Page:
I taught my students about why representation in media matters using superhero movies to explain it. I put my attempt to be a math major in another life to good use by breaking down the Marvel Cinematic Universe by Avenger and calculating how many movies we've had where the main character is a man vs. how many where we have a leading lady.
Hulk - 1 1/2 (we decided that the first one doesn't count, since it's not in continuity, but it counts enough that we should split the difference and call it half a movie).
Iron Man - 3
Thor - 2
Captain America - 2 (upcoming one counted)
Hawkeye - 0
Black Widow - 0
So we start off at 8 1/2 movies for the men vs. 0 for the women.
Then we factor in Avengers. It's an ensemble, so let's just split it evenly. 5/6 guys, 1/6 women. Now we're at 9 1/3 for men vs. 1/6 for women.
We're also going to be optimistic and assume that Black Widow is equal partners with Cap in Winter Soldier, so there's another half a movie. We're up to 9 1/3 to 2/3.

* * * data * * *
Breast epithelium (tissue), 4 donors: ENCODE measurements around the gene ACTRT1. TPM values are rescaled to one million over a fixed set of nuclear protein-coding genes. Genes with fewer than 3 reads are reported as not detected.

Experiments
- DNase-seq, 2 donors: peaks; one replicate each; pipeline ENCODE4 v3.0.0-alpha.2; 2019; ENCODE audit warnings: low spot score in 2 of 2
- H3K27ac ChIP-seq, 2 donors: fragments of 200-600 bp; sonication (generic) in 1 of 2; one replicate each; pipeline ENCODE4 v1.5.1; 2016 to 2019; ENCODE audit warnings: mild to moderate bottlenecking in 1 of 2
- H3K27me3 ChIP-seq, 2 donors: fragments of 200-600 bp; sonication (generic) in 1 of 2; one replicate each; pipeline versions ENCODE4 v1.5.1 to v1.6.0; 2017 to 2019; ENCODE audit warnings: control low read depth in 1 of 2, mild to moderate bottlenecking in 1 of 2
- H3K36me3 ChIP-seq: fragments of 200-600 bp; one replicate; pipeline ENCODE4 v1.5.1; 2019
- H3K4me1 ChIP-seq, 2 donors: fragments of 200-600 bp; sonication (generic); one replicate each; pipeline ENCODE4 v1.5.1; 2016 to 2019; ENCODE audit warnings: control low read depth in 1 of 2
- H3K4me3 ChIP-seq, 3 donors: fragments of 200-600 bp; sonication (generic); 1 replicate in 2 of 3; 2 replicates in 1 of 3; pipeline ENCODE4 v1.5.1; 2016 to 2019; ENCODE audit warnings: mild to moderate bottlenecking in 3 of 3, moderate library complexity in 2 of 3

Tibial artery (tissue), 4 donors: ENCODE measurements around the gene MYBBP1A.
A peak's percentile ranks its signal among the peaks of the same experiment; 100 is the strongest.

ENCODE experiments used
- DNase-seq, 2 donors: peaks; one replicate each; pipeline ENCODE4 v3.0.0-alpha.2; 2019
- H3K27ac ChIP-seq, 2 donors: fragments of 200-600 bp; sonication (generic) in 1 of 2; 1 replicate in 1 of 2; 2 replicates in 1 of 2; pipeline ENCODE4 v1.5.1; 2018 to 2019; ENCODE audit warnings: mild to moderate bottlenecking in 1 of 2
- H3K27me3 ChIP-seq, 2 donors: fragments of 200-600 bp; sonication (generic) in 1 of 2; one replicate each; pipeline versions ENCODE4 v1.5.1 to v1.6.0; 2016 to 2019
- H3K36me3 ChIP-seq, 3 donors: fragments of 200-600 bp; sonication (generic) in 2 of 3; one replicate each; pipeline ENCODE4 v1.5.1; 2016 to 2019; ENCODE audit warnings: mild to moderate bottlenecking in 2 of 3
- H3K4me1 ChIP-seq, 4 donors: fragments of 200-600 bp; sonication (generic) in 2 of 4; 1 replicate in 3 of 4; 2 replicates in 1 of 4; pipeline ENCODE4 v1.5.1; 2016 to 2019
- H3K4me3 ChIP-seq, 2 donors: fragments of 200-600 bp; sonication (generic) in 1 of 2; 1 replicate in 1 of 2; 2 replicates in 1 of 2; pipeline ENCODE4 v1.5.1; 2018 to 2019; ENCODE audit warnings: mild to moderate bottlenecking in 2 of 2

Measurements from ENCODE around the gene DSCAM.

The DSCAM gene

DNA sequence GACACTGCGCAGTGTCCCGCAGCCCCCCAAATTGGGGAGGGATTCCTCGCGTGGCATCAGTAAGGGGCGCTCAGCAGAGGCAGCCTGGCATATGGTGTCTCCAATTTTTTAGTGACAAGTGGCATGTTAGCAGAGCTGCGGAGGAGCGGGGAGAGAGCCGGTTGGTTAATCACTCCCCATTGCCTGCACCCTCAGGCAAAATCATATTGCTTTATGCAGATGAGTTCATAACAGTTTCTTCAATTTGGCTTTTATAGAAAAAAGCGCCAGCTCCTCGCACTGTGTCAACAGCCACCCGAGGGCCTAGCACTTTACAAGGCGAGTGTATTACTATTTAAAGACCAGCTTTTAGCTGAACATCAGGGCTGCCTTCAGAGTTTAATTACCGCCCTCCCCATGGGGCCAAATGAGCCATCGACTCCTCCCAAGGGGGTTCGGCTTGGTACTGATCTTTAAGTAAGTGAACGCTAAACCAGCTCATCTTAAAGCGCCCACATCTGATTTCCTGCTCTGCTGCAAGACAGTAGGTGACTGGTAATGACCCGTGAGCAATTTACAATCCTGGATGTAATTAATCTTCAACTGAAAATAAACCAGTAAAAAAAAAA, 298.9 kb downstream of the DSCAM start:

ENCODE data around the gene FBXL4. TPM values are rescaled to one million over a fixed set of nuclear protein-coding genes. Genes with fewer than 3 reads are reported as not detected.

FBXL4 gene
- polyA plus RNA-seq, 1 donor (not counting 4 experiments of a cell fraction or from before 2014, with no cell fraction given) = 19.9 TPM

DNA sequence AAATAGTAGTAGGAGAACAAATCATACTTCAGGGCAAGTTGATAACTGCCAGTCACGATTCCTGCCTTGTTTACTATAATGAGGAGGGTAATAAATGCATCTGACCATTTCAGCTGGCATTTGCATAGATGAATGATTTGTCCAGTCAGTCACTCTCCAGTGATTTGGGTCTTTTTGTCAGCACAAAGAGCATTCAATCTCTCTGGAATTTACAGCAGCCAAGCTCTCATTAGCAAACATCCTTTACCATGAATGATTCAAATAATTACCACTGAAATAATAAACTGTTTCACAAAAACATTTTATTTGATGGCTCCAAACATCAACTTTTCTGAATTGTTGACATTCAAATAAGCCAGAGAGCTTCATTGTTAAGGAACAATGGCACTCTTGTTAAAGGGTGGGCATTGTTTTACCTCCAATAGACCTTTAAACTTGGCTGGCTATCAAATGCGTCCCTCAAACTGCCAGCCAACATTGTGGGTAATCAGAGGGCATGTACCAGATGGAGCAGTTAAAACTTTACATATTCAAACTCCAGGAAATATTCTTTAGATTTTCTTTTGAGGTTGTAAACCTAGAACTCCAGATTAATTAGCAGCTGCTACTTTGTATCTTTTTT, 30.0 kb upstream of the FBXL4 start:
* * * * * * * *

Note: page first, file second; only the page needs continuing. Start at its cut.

But let's not forget Guardians of the Galaxy. That's another ensemble of two men, a woman, a talking tree (male), and a talking raccoon (male). That's 4/5 male, 1/5 female, bringing us to a final tally after Guardians of the Galaxy comes out of 10 2/15 to 13/15. Once Guardians comes out, we'll have almost managed, by cobbling together three movies, a whole film's worth of main female character representation. While the dudes have just over ten films' worth already.
DC isn't doing any better, of course. Their Justice League ramp up by the time World's Finest comes out will bring us to 1 2/3 to 1/3 in favor of the guys, and Wonder Woman doesn't even get to be on the movie poster (Black Widow and Gamora at least managed to make the posters for their partial films).
But all this was in service of getting my students to begin looking critically at their entertainment and how it reflects cultural power imbalances and hierarchies of oppression (we began this yesterday while talking about class).
Hooray, I think this is the best teaching I've ever done.